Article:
–   nano-science
   –   biomaterials
• Highest users of HPCx by project over lifetime of service.
   – Currently heavily utilising HECToR



                                                               13
 Computational Materials Chemistry
Energy and Environmental Materials
• Modelling radiation damage in materials using DL_POLY MD code
    – assessment and design of materials for use in nuclear reactors.
• Implemented effects of electronic stopping and electron–ion interactions
   within radiation damage simulations of metals,
• investigated the evolution of the damage on annealing for SiO2, GeO2,
   TiO2, Al2O3, and MgO,




                                    Simulation of damage created by 50 keV recoil
                                       atom in quartz.




                                                                                    14
Computational Materials Chemistry
Biomaterials
• explored fundamental factors relating to the structure of
  bone, in particular the interface between apatite and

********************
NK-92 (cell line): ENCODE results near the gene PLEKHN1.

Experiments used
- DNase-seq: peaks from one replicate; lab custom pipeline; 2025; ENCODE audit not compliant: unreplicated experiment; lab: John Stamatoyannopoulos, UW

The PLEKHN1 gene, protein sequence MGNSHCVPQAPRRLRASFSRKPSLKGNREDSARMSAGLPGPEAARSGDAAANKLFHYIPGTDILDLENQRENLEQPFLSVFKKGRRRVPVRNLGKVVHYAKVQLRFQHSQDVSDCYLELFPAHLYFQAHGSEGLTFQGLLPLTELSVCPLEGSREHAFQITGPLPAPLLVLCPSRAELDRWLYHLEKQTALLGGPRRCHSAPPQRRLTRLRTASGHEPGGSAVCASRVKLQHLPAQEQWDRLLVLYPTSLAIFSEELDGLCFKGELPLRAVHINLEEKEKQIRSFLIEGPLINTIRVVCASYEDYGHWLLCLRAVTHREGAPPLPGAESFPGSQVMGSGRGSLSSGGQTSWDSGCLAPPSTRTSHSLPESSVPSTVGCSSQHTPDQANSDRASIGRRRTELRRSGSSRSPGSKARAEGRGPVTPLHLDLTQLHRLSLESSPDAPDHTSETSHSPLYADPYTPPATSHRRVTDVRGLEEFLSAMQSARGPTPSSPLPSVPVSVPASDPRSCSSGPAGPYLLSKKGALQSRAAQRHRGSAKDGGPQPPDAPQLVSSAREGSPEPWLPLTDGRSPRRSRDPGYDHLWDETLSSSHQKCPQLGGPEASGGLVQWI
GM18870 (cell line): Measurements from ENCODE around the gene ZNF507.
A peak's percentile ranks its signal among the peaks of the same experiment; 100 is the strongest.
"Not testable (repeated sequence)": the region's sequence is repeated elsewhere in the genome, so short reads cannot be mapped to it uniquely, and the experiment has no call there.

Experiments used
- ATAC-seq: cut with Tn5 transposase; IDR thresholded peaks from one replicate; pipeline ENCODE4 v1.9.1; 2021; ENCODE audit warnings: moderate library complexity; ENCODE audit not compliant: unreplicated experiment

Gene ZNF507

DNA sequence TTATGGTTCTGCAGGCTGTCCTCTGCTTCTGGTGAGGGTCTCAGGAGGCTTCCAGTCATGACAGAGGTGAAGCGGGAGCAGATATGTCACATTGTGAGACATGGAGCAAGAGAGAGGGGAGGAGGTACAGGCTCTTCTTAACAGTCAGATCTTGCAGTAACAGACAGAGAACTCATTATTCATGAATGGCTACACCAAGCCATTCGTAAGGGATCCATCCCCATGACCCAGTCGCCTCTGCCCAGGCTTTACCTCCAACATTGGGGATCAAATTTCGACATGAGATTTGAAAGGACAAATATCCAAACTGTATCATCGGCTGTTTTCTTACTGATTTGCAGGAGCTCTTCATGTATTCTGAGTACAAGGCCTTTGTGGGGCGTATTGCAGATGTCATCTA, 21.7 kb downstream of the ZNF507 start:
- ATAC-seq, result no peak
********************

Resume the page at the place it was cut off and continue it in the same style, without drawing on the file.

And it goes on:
collagen.




 MD simulation of the nucleation of hydroxyapatite in an aqueous environment at a
 collagen template, showing the clustering of the calcium and phosphate ions
 around the collagen functional groups.


                                                                                    15
Computational Materials Chemistry

Nano-Chemistry and Nucleation
• rapidly expanding area: exploiting computational tools to develop models
   for the structures, properties and reactivities of nano-particulate matter.
• explored possible structures and properties of such nanoparticles, as well
   as how particularly stable particles can be employed as building blocks




                                                       Stable octahedral clusters are
                                                       connected to create
                                                       microporous crystals